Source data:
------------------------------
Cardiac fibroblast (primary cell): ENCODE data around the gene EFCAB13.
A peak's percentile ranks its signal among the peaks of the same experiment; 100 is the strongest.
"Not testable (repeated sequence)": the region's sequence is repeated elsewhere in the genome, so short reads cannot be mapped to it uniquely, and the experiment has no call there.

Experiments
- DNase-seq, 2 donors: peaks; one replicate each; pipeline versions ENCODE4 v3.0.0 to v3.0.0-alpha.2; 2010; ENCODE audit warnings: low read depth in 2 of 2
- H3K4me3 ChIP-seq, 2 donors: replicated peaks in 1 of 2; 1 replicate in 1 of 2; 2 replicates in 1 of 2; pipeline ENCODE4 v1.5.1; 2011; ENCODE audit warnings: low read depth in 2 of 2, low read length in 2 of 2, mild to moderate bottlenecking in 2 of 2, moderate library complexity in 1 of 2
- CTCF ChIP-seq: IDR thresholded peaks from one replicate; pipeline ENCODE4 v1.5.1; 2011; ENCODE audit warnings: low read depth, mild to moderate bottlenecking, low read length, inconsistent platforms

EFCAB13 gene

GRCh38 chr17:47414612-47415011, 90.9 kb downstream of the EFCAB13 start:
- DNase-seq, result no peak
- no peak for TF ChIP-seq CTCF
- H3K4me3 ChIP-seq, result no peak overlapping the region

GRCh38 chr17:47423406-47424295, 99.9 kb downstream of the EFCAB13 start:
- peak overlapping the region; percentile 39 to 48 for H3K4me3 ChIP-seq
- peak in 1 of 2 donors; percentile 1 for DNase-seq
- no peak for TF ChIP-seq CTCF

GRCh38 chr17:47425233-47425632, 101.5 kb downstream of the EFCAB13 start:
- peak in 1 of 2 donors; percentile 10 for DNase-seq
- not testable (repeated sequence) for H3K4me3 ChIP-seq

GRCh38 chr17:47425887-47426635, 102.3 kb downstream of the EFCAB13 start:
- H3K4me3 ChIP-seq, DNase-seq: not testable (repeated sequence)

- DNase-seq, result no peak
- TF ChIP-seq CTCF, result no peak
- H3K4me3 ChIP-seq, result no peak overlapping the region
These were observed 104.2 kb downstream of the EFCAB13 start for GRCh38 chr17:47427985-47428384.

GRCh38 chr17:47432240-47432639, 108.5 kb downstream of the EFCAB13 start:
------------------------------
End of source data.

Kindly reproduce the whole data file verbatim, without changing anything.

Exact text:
Cardiac fibroblast (primary cell): ENCODE data around the gene EFCAB13.
A peak's percentile ranks its signal among the peaks of the same experiment; 100 is the strongest.
"Not testable (repeated sequence)": the region's sequence is repeated elsewhere in the genome, so short reads cannot be mapped to it uniquely, and the experiment has no call there.

Experiments
- DNase-seq, 2 donors: peaks; one replicate each; pipeline versions ENCODE4 v3.0.0 to v3.0.0-alpha.2; 2010; ENCODE audit warnings: low read depth in 2 of 2
- H3K4me3 ChIP-seq, 2 donors: replicated peaks in 1 of 2; 1 replicate in 1 of 2; 2 replicates in 1 of 2; pipeline ENCODE4 v1.5.1; 2011; ENCODE audit warnings: low read depth in 2 of 2, low read length in 2 of 2, mild to moderate bottlenecking in 2 of 2, moderate library complexity in 1 of 2
- CTCF ChIP-seq: IDR thresholded peaks from one replicate; pipeline ENCODE4 v1.5.1; 2011; ENCODE audit warnings: low read depth, mild to moderate bottlenecking, low read length, inconsistent platforms

EFCAB13 gene

GRCh38 chr17:47414612-47415011, 90.9 kb downstream of the EFCAB13 start:
- DNase-seq, result no peak
- no peak for TF ChIP-seq CTCF
- H3K4me3 ChIP-seq, result no peak overlapping the region

GRCh38 chr17:47423406-47424295, 99.9 kb downstream of the EFCAB13 start:
- peak overlapping the region; percentile 39 to 48 for H3K4me3 ChIP-seq
- peak in 1 of 2 donors; percentile 1 for DNase-seq
- no peak for TF ChIP-seq CTCF

GRCh38 chr17:47425233-47425632, 101.5 kb downstream of the EFCAB13 start:
- peak in 1 of 2 donors; percentile 10 for DNase-seq
- not testable (repeated sequence) for H3K4me3 ChIP-seq

GRCh38 chr17:47425887-47426635, 102.3 kb downstream of the EFCAB13 start:
- H3K4me3 ChIP-seq, DNase-seq: not testable (repeated sequence)

- DNase-seq, result no peak
- TF ChIP-seq CTCF, result no peak
- H3K4me3 ChIP-seq, result no peak overlapping the region
These were observed 104.2 kb downstream of the EFCAB13 start for GRCh38 chr17:47427985-47428384.

GRCh38 chr17:47432240-47432639, 108.5 kb downstream of the EFCAB13 start: